The books and magazines make having a baby seem easy, fun and almost like having a new hobby. Walk along any high street and look in Starbucks and it’s full of women with shiny new Bugaboos, matching baby bags and little bundles of joy. This is what you see in public, what goes on behind closed doors can be so very different.
It's not uncommon for some women experience ‘baby blues’ after giving birth. For some women this goes away as quickly as it arrived, for others it develops into full blown Post Natal Depression (PND) and have a significant impact on their lives.
PND affects 1 in 5 mums, but this figure only includes those who seek help, many more suffer in silence and alone. PND is a recognised and serious illness that can be life-threatening. It’s a battle that can be fought and won with the right support and treatment, but even today there’s still stigma surrounding it and many women feel like it is their fault.
I wasn’t public about it at the time, but I had PND after having my first son. To the outside world I had it all, after an amazing wedding, we quickly moved to a gorgeous new house, I had great family and friends and didn’t have to work so I automatically thought I would, and should, be blissfully happy when the baby arrived.
We aren’t meant to admit it but having children is hard; having depression is miserable and when the two collide life can feel almost impossible. But, I put on a brave face, or as one friend calls it, the "I'm fine" mask, and walked around town as if life was great. However, on the inside I was a mess; I loved my baby and the bond was there from the start, but my hormones were all over the place, I was terrified of getting anything wrong or him getting ill, I had sleep deprivation, felt guilty and would often just sit and cry. I was told more than once that to pull myself together and that I had it all – I knew this but it didn’t change the way I felt.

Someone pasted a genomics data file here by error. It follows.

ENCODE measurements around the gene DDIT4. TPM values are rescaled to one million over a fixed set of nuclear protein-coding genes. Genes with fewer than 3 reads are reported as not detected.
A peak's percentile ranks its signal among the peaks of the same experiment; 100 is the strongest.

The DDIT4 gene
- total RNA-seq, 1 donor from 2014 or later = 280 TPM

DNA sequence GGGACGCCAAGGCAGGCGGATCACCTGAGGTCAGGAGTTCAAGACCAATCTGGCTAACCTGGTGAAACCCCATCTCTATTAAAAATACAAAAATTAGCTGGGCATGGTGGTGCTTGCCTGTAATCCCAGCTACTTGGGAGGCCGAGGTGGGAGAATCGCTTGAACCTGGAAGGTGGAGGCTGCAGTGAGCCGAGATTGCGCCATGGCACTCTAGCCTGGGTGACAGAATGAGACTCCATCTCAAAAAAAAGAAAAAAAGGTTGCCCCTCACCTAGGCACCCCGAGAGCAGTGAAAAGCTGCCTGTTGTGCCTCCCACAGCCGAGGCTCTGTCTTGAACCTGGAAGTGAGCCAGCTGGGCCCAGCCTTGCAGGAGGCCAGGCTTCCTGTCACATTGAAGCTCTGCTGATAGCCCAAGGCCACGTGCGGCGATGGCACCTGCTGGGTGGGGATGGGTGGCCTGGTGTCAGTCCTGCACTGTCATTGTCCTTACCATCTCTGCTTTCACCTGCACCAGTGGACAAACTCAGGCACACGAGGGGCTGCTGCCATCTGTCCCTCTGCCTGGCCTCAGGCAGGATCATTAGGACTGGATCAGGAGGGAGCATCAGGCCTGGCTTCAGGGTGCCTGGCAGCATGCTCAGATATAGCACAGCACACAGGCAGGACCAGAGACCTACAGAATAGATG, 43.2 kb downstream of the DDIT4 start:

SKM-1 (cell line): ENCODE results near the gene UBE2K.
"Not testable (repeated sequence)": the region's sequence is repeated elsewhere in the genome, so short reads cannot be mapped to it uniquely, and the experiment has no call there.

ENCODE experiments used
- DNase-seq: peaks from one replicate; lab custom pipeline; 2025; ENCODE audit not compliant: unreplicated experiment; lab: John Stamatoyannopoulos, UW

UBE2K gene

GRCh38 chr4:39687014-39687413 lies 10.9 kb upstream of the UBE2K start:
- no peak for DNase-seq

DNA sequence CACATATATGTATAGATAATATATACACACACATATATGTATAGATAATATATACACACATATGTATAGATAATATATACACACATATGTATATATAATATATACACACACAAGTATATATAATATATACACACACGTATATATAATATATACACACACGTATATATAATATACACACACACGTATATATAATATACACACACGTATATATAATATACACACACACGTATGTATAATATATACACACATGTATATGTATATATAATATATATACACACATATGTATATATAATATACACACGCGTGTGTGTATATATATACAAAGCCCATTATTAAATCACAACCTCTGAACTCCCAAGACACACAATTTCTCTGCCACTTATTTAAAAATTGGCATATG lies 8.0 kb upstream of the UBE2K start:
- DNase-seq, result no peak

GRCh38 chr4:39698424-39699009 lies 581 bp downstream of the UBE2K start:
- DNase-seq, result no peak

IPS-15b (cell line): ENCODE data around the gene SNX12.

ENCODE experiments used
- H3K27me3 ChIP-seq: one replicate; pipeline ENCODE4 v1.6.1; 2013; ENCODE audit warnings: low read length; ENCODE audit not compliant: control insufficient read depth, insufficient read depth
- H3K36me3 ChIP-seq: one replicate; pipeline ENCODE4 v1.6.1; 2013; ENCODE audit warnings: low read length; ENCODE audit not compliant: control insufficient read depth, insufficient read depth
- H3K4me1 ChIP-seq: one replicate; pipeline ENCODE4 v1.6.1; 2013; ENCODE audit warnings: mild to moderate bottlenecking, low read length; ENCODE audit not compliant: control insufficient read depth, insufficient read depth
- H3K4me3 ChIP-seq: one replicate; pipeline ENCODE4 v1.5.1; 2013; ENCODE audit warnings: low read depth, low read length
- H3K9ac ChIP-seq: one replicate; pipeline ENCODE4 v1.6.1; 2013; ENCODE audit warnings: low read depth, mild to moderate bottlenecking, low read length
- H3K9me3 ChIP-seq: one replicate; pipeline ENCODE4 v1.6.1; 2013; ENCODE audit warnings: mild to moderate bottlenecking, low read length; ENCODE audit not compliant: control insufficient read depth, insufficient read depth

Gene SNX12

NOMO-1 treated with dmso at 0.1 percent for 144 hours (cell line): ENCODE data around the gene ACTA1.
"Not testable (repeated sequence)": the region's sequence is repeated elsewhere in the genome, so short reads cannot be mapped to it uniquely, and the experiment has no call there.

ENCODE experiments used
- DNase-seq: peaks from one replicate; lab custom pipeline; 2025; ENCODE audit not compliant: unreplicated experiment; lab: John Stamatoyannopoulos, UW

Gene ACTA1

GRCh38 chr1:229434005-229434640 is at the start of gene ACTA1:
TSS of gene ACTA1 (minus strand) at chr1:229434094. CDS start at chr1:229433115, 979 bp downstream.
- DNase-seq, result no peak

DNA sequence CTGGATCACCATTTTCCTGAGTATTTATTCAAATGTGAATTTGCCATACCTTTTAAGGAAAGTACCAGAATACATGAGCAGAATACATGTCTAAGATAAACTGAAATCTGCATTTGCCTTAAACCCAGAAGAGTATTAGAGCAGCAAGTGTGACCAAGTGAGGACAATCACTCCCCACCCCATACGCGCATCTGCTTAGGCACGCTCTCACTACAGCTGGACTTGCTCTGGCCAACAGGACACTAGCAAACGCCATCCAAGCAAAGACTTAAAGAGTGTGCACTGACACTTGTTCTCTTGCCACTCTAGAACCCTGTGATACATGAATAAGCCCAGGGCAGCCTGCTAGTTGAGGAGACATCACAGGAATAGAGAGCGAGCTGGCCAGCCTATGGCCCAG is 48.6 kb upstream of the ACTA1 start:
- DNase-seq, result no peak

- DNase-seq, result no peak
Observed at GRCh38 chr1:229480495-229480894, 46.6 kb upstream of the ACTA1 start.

I was lucky, my husband and doctor were great and there was a local support group that was my saving grace - we were all in the same boat and no one made me feel like I was being self indulgent or selfish. Before long I was back on track and enjoying my new life as a mummy; but even writing this I feel a bit pathetic that I couldn’t cope with a tiny baby and that I failed him.
I think that it is really important that new mums, and dads, talk about their feelings and emotions without fear of judgement. If you can try and be open and honest about how you feel it will help and you don’t need to feel ashamed if it isn’t quite going to plan.
PND is an illness, not a reflection of your ability to be a good mummy, you can recover and feel good again so if you, or a friend, are showing signs of PND (www.postpartumprogress.org/2011/02/the-symptoms-of-postpartum-depression-anxiety) don't suffer in silence, get help and talk to someone.